Nowadays, employees have to “opt out” more than they have to “opt in” when it comes to company retirement plans—significantly more than 10 years ago, according to NEPC’s just-released 2019 Defined Contribution Plan and Fee Survey.
The survey found 76% of corporate retirement plans and 54% of healthcare plans have included an automatic enrollment feature into their plan designs as a measure to help increase overall plan participation.
Of the plans that incorporate auto-escalation, almost half (48%) offer it as an opt-out feature—a significant change from 2010 when 72% of plans that offered auto-escalation indicated they required participants to opt-in to this feature.
The survey from NEPC, LLC, one of the industry’s largest independent, research-driven investment consulting firms, looks at trends in the management of retirement plans by examining the prevalence of plan features relating to increasing savings rates such as the adoption of auto features, professionalizing the investment decision, and facilitating the distribution of assets at retirement.
The results show how plan sponsors are using innovative strategies to address many of the unique challenges posed by the “new American retirement.”
For those plans with more than $1 billion in assets, 24% offer participants custom target date funds tailored to participant characteristics, likely as a strategy to better control the glide path and investment allocations.
“Americans simply haven’t saved enough for retirement, which is motivating many plan sponsors to reassess plan design, menu options, and distribution features to create meaningful solutions,” said Ross Bremen, Partner at NEPC and a member of the firm’s Defined Contribution Practice Group. “Concurrently, employers and sponsors are feeling the pressure to deliver competitive solutions that help recruit top talent, reduce costs and threats of litigation, while also helping deliver on sponsors’ fiduciary responsibilities. The SECURE Act is a watershed moment that will likely help plan sponsors on all these fronts by creating a new market for open multiple employer plans and empowering sponsors with the ability to include more lifetime income products.”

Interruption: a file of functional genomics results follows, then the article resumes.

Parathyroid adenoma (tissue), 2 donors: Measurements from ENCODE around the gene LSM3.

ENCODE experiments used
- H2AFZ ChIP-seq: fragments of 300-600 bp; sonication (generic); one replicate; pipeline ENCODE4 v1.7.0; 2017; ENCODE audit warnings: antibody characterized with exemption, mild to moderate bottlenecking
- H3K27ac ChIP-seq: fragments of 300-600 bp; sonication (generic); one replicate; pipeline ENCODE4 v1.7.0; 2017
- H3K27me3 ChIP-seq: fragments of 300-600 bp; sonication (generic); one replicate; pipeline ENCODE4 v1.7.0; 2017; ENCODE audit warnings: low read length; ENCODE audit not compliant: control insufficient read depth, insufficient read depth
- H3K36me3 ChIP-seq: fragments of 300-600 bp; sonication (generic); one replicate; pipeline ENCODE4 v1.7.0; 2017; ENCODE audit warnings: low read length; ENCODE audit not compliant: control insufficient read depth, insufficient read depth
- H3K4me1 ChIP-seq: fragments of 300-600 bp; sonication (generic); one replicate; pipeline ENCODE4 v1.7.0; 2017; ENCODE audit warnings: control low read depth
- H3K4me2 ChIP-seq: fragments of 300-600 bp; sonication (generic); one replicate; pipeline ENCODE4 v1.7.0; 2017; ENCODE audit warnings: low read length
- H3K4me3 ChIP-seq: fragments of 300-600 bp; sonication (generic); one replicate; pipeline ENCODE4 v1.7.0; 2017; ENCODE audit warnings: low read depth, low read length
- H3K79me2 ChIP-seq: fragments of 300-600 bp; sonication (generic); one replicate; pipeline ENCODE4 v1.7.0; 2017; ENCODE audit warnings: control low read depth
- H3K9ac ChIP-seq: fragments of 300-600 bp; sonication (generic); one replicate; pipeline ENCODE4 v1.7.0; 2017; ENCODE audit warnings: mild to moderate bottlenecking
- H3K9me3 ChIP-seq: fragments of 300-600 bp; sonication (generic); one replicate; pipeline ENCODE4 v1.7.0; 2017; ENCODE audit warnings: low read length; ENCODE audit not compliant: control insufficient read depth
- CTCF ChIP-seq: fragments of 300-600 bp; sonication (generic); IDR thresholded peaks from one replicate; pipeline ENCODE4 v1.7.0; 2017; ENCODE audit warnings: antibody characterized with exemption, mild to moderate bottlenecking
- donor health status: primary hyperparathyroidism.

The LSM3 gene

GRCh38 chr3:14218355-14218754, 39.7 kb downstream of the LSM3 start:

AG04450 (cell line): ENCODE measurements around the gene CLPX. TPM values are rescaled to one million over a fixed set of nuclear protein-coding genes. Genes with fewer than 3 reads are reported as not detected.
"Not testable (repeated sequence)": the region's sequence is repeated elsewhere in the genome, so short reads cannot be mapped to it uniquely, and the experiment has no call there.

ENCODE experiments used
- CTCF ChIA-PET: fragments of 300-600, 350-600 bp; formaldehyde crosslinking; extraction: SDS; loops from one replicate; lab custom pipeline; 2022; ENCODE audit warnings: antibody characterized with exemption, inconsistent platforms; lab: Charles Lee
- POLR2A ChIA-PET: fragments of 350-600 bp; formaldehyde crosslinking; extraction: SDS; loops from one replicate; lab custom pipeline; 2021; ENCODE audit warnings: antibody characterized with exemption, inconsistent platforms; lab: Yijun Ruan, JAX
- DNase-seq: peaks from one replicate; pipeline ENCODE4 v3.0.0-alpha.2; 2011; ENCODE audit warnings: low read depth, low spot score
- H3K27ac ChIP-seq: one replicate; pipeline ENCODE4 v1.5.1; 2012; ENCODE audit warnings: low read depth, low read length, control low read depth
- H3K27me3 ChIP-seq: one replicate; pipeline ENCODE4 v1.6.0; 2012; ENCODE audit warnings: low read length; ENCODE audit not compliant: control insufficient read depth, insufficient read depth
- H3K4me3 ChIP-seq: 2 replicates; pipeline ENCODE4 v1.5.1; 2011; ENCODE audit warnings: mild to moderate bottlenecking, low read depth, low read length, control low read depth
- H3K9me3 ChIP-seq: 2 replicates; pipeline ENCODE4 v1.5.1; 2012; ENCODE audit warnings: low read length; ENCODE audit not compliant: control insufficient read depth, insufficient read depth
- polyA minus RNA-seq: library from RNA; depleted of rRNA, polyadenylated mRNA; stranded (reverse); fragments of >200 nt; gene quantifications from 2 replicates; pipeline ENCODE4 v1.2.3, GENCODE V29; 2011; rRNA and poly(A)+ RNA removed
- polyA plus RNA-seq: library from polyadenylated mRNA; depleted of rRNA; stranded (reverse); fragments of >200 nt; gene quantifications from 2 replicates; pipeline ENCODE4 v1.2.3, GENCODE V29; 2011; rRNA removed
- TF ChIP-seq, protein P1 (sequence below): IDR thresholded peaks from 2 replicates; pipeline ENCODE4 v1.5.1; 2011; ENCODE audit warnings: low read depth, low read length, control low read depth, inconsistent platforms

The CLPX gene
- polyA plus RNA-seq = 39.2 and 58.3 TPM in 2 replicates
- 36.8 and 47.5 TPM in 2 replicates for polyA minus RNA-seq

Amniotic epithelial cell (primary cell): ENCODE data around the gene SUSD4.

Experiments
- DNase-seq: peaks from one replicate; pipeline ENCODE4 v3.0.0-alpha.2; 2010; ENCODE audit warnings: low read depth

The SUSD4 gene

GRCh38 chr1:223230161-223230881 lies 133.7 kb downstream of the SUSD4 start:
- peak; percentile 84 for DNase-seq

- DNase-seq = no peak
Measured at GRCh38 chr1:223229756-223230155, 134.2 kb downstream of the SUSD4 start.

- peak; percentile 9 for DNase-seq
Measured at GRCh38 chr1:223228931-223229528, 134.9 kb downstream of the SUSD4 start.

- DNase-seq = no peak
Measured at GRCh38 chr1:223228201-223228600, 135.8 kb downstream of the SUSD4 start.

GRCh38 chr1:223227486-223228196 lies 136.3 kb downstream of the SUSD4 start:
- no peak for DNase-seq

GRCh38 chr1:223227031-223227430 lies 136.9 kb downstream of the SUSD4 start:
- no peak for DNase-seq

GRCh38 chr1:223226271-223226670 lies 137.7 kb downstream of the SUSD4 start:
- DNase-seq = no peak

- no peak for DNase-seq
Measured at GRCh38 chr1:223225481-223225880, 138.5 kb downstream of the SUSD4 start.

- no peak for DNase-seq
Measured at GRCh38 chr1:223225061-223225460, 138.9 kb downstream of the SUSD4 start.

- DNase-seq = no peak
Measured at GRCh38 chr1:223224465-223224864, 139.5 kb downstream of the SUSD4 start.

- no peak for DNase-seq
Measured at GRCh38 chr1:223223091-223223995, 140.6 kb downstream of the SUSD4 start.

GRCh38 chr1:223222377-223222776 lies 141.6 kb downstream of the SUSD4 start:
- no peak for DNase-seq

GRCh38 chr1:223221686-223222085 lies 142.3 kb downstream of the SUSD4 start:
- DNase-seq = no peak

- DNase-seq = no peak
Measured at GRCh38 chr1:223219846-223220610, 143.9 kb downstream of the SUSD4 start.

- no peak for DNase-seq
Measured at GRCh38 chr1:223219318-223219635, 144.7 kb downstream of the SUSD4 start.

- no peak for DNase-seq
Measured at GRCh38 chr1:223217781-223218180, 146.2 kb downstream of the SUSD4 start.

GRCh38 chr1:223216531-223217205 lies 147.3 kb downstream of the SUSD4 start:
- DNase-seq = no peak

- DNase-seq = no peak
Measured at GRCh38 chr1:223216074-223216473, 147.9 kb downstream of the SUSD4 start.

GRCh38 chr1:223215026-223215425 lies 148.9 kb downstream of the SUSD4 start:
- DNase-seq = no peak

Key survey findings include:
- Auto-features have been broadly adopted: Plan features like automatic enrollment and automatic escalation are widely considered solutions to the retirement savings problem, as inertia has proven to be a very powerful behavioral trait. Sixty-eight percent of plans offer auto-enrollment and 53% offer auto-escalation features. These features help bring the total participation rate among all plans to 81% (83% for employer-sponsored retirement plans and 70% for healthcare plans).
- Investment menus have stayed largely the same: The number of core menu investment options (11) and the provision of target date funds (offered by 96% of plans) has remained relatively stable over the past several years. What has changed is where participants have their assets invested, with 39% of plan assets now invested in target date funds, on average.
- “Retiree-friendly” distribution features are common:The majority of plans surveyed offer several types of distribution options, including lump-sums, partial withdrawals, installment payments and in-service withdrawals.
Fees continue to be a focus for most plans, with investment fees constituting the majority (80%) of a sponsor’s total plan cost. Plan administration fees account for 14% of total costs. Over half (53%) of all respondents indicated that fixed dollar contracts are their preferred method of contracting plan administration fees, followed by fixed basis point (22%) and bundled contracts (21%).
The remainder of the total cost is attributed to additional fees earned by recordkeepers for ancillary services such as loan origination, loan maintenance, QDROs, and managed accounts. As recordkeeping and investment management fees have come down over the last decade, service providers have looked for ways to recapture lost revenues. In some cases, these “other” fees can even be larger than the recordkeeping fee.
While some believe managed accounts would be a key solution that addressed participants’ retirement concerns via personalized advice, NEPC’s survey shows only 37% of plans utilize this investment feature—likely due to the increased costs attached to these accounts.
ESG menu still light
While Environmental, Social and Governance (ESG) investing continues to be a key discussion topic around the financial world, adoption of ESG-related plan menu options has not mirrored ESG adoption in other sectors.
Just over 8% of all plans offer an ESG-related option. The type of plan is a large driver of adoption, with over 13% of healthcare plans including an ESG option as compared to just 4% of retirement plans.
For more information on NEPC’s 2019 Defined Contribution Plan and Fee Survey, click here.